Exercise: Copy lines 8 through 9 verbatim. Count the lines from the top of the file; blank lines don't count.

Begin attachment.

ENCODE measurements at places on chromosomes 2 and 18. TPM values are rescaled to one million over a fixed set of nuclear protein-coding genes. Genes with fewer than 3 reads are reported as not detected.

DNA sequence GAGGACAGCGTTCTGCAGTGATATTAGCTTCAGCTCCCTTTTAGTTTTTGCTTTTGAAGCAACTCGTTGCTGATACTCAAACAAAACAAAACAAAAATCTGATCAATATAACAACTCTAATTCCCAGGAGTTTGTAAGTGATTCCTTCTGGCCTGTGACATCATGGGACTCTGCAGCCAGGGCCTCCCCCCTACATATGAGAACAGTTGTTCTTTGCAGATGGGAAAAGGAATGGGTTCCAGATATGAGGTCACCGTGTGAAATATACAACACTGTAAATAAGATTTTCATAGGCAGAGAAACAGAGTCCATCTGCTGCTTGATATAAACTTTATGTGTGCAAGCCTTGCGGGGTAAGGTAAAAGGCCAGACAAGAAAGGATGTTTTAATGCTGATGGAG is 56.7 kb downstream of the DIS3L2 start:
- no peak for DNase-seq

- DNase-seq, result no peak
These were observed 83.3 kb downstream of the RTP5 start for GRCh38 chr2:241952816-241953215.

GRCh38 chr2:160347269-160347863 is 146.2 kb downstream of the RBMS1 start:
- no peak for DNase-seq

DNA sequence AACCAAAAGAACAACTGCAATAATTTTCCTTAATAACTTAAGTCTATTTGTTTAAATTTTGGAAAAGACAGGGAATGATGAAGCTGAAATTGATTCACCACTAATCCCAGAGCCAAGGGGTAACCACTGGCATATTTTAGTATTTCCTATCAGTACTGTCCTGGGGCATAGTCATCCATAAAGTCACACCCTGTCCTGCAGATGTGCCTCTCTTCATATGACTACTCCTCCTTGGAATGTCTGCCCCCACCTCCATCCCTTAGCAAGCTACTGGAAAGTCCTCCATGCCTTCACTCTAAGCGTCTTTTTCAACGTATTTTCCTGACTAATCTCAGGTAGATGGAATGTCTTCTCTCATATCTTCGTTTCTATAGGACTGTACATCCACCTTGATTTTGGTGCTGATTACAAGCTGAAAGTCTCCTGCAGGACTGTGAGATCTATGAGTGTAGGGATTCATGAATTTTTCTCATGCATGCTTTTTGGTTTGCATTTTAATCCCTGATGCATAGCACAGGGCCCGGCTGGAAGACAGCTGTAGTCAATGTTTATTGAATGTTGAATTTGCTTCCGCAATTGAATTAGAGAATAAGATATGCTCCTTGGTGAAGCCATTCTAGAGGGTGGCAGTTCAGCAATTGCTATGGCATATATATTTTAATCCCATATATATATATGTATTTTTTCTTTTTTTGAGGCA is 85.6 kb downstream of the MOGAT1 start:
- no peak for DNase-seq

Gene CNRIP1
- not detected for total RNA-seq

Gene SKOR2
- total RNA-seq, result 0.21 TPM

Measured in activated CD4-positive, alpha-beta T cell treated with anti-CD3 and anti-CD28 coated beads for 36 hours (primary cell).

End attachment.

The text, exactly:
DNA sequence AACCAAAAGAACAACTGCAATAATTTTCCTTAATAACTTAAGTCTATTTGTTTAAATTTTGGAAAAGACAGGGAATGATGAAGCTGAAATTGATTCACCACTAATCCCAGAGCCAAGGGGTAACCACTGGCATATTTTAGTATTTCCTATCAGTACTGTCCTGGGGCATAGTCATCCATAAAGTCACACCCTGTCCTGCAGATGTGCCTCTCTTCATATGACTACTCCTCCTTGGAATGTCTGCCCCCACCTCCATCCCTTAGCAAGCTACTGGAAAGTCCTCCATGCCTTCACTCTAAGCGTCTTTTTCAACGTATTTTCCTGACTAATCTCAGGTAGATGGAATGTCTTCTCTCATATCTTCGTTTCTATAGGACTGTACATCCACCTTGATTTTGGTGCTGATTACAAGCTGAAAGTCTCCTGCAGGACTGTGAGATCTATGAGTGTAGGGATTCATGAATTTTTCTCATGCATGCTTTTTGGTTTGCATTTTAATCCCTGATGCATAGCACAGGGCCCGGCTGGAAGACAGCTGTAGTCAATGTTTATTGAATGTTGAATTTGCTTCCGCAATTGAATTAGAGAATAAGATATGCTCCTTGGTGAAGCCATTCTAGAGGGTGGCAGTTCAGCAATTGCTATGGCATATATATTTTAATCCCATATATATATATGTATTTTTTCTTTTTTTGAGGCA is 85.6 kb downstream of the MOGAT1 start:
- no peak for DNase-seq